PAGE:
Background: Social lives have significantly changed since social distancing measures have been implemented to prevent the spread of the coronavirus disease 2019 (COVID-19). This study aimed to investigate how our appraisal of social situations changed during the pandemic.
Methods: In two online surveys, conducted in October 2019 and April 2020, 58 participants rated their personal level of comfort for sketches depicting social situations. Situations were separately categorized according to the risk of a possible COVID-19 infection and changes in ratings were analyzed by using a repeated measures ANOVA. Moreover, potential influencing factors on the change in ratings such as perceived infection risk and social factors like regular frequency and liking of social interactions were examined.
Results: There was a significant interaction (p < 0.001) between time of measurement and risk category. Comfort ratings of depicted situations with low and medium infection risk were higher during the second compared to the first survey period. Ratings of high-risk situations did not change significantly, although there was a tendency toward lower ratings during the pandemic. Multiple regression analyses showed that perceived probability of short-term infection could explain variance in the change of ratings of social situations with low- and medium risk, but not perceived probability of long-term infection or social factors.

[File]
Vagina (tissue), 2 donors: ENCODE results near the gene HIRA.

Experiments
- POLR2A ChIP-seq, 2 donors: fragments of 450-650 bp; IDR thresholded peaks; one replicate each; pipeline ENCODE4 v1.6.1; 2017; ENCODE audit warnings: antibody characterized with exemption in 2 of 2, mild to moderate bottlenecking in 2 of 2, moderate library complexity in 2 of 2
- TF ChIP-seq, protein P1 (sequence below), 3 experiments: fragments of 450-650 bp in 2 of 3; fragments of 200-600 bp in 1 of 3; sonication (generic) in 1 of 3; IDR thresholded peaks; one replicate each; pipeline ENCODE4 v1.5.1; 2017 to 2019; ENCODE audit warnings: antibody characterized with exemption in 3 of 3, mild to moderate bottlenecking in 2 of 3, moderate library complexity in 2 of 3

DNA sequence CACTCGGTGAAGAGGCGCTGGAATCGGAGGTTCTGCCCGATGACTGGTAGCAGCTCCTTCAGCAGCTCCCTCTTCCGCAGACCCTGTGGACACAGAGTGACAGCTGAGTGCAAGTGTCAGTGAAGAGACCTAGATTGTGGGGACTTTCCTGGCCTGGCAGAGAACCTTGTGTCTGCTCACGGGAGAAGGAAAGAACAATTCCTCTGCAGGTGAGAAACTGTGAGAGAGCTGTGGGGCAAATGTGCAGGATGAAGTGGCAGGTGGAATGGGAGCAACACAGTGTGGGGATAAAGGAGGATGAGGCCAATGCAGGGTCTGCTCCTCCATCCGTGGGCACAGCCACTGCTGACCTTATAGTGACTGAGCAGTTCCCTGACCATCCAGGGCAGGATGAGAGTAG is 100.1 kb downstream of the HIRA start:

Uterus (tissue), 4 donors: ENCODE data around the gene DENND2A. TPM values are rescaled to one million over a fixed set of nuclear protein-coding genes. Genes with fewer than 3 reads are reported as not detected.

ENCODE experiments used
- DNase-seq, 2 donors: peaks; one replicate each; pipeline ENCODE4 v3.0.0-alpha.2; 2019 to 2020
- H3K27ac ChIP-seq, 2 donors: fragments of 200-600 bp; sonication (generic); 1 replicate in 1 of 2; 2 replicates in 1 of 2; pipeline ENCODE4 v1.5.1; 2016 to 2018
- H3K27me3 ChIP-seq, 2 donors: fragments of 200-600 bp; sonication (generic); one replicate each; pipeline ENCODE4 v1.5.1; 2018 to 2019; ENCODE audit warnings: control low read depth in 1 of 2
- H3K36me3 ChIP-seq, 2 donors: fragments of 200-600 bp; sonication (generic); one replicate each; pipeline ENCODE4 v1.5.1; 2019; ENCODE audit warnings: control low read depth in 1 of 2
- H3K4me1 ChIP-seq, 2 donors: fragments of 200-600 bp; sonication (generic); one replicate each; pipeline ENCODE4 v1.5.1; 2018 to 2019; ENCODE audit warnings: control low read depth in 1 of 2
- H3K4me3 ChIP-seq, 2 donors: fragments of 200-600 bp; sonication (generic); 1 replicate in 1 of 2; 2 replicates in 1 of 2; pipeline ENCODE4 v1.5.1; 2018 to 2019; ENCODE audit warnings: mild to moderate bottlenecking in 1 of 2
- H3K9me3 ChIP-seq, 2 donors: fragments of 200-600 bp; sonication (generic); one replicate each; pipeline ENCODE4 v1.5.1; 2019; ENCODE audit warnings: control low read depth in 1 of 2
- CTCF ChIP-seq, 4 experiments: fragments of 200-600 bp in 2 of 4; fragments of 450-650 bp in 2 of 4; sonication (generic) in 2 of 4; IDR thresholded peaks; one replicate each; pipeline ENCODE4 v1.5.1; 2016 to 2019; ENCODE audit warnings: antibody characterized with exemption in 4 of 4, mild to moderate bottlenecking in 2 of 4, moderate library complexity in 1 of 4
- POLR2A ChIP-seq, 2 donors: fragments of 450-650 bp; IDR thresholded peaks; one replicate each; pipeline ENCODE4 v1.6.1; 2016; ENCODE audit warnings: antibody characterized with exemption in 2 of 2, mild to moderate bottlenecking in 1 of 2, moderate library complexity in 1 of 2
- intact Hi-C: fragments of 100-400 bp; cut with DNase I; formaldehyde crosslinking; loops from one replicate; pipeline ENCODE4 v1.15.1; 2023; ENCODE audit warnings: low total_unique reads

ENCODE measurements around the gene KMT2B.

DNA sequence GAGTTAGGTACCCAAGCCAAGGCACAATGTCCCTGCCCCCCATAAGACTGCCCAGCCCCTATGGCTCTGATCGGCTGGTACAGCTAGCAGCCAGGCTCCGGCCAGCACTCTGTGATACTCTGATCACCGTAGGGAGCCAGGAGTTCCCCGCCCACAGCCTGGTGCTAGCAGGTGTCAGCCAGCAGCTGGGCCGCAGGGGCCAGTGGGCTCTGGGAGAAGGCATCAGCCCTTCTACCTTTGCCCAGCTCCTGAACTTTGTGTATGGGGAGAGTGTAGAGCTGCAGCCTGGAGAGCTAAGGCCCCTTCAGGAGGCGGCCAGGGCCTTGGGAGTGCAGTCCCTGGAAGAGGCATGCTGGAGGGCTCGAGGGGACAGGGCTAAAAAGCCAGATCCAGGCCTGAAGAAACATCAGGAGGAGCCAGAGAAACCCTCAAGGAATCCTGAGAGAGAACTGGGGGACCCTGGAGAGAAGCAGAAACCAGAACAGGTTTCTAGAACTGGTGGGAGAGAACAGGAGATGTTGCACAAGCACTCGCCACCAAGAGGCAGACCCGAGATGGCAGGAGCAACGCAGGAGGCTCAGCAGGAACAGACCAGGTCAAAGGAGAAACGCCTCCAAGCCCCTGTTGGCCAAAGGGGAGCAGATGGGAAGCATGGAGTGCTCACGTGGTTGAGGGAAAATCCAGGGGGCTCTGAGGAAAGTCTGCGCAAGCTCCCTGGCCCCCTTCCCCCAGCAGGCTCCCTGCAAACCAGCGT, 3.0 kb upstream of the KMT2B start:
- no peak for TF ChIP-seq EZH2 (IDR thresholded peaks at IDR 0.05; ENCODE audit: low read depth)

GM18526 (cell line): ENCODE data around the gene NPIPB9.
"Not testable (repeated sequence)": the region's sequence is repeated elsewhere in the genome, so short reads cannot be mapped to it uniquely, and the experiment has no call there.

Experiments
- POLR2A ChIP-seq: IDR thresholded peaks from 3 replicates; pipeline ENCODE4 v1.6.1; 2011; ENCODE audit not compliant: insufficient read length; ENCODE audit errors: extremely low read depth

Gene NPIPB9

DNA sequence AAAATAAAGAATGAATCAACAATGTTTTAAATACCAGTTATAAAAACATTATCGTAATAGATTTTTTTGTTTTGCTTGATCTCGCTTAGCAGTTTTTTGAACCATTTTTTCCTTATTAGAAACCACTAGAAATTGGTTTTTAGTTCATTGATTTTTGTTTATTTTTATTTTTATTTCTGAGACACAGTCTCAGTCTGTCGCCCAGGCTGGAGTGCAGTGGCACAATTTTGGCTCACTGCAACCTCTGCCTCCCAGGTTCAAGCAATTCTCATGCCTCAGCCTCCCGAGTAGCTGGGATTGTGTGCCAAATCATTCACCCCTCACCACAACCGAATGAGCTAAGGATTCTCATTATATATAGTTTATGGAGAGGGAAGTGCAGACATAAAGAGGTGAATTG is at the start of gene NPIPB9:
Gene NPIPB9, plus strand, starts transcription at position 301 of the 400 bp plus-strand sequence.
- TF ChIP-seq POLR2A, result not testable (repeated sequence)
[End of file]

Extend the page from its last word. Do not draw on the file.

Conclusion: The results suggest that the change of participant’s appraisal of the social situations during the COVID-19 pandemic relates to perceived infection risk. Both, the risk associated with the specific scenario as well as the general belief of short-term infection risk were associated with change. This change predominantly manifested in greater thought of comfort during low and medium risk situations, which might give a sense of safety during the pandemic. The finding that high-risk social situations were not rated as uncomfortable as expected must be considered with regard to the young sample and may not be generalizable to other individuals. Further research is necessary to evaluate long-term effects on social interactions caused by global pandemics such as the COVID-19 pandemic.
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